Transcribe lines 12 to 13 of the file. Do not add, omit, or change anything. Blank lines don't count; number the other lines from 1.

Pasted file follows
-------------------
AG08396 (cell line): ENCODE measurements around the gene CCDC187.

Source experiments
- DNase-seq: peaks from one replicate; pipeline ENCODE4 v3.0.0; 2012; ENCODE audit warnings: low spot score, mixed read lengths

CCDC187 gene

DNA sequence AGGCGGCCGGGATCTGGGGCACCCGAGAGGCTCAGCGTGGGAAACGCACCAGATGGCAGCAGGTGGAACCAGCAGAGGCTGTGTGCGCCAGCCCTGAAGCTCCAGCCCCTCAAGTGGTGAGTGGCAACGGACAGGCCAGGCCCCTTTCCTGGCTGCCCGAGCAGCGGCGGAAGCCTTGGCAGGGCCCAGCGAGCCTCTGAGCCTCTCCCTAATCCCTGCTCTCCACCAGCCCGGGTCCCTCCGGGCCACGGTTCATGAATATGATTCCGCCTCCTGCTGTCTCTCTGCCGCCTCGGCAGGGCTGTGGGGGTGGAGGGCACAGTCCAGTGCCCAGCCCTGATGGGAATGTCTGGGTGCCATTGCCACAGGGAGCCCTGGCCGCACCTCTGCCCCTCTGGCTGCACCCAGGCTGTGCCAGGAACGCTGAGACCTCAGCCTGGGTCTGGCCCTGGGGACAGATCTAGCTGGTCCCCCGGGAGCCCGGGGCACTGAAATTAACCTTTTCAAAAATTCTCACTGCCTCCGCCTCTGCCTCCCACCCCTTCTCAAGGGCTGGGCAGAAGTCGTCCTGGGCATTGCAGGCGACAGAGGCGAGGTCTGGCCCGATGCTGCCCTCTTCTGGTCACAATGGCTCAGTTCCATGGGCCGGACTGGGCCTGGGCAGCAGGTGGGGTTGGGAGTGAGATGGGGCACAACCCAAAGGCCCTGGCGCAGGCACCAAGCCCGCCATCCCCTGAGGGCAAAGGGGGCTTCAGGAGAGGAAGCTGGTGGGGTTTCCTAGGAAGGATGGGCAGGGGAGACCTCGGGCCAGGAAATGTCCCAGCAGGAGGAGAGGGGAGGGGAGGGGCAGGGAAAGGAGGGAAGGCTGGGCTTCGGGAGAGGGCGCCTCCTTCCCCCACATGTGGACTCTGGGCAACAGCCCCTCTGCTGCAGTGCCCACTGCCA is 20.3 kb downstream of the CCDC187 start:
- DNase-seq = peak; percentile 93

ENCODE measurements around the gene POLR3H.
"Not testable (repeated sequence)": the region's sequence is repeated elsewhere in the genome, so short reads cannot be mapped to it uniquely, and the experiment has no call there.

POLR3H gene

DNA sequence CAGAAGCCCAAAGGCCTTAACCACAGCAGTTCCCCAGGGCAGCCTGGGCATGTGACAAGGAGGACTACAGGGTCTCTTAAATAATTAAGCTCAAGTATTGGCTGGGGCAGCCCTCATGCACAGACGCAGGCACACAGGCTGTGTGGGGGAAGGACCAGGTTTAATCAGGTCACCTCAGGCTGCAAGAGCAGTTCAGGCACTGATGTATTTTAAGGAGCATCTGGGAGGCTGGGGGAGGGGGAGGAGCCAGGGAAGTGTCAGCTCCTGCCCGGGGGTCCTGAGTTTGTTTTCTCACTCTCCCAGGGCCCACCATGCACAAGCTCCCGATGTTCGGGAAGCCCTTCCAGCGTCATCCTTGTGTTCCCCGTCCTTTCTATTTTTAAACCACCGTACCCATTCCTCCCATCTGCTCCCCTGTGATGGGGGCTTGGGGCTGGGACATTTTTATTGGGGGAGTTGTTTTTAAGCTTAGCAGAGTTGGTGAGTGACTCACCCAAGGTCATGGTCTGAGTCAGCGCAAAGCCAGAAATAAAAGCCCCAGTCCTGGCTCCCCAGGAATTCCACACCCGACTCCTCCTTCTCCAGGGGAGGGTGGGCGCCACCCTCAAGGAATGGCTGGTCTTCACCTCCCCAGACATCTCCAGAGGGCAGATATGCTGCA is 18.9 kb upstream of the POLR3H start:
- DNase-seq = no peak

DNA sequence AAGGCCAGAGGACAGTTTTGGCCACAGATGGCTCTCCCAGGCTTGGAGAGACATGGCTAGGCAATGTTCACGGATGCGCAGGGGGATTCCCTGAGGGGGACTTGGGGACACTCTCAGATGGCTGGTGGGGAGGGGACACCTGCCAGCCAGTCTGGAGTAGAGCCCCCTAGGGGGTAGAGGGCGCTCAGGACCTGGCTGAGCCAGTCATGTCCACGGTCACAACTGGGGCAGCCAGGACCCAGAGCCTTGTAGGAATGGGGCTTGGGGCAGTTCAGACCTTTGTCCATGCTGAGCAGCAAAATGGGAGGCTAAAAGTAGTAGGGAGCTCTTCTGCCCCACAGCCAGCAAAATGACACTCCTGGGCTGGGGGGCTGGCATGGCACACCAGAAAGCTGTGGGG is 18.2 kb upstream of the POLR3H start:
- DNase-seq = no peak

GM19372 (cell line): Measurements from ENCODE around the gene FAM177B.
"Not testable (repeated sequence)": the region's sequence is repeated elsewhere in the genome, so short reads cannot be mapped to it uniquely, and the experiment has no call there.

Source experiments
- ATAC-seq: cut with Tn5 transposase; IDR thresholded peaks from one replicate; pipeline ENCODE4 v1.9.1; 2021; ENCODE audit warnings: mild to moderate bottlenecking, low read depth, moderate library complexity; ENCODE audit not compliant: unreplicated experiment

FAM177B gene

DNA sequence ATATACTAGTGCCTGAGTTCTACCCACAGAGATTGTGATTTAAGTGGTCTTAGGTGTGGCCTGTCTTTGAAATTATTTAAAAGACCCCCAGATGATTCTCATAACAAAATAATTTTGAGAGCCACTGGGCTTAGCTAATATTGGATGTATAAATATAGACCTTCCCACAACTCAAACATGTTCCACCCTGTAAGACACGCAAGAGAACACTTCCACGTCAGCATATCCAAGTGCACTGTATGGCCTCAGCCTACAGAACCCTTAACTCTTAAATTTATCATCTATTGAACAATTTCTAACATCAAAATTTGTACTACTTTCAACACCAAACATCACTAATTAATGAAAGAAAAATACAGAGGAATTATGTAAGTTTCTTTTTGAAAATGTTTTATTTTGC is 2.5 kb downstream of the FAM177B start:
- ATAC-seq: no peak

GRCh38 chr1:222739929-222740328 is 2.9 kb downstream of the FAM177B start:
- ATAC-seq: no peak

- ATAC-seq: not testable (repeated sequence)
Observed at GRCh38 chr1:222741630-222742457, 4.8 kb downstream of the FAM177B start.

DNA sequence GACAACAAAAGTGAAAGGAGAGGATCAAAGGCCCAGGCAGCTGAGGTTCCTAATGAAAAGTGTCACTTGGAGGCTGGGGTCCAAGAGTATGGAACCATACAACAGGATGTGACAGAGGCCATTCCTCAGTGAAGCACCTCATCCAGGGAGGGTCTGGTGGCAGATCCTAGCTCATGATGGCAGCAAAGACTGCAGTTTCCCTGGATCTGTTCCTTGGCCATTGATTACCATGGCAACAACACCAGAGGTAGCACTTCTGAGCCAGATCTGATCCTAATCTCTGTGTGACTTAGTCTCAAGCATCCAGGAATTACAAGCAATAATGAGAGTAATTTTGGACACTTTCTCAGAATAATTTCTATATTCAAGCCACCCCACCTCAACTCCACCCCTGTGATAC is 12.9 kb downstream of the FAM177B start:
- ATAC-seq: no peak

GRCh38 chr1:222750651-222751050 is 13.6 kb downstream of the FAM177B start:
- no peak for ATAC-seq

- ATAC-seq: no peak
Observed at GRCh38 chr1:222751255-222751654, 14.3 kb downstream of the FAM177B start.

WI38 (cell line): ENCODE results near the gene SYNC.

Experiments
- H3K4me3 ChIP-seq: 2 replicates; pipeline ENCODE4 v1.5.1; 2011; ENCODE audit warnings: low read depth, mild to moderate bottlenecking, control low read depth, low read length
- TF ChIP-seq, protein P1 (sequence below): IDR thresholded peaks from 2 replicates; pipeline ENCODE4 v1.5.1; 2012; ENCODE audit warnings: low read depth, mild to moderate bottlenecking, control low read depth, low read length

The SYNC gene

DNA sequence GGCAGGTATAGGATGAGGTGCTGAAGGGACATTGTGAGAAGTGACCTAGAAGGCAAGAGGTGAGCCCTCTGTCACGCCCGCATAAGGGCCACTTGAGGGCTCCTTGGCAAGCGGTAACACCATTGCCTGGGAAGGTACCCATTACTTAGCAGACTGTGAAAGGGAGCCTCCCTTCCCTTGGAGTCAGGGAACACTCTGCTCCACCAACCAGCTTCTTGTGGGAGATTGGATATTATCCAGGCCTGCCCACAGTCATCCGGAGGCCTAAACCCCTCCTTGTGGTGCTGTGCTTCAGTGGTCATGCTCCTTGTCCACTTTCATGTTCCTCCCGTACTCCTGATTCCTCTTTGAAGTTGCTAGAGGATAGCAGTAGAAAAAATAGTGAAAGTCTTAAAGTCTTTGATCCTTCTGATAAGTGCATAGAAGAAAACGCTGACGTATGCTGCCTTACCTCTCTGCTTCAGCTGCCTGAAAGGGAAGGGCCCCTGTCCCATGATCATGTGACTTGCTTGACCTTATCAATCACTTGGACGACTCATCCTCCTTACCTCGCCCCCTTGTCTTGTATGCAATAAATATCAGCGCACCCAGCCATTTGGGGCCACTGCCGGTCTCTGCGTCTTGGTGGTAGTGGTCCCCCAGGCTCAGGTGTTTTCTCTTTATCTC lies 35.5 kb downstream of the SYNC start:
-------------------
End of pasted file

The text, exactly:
DNA sequence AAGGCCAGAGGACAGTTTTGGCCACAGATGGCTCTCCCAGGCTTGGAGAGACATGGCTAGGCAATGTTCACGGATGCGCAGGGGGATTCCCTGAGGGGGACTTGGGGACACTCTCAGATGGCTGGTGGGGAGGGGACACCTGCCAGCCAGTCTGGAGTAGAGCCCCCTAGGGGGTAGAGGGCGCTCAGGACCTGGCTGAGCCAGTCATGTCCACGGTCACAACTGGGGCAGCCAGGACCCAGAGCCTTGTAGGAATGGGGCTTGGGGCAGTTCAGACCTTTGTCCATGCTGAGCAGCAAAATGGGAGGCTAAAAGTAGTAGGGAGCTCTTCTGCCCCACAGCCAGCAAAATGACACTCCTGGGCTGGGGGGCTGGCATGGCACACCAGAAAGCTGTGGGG is 18.2 kb upstream of the POLR3H start:
- DNase-seq = no peak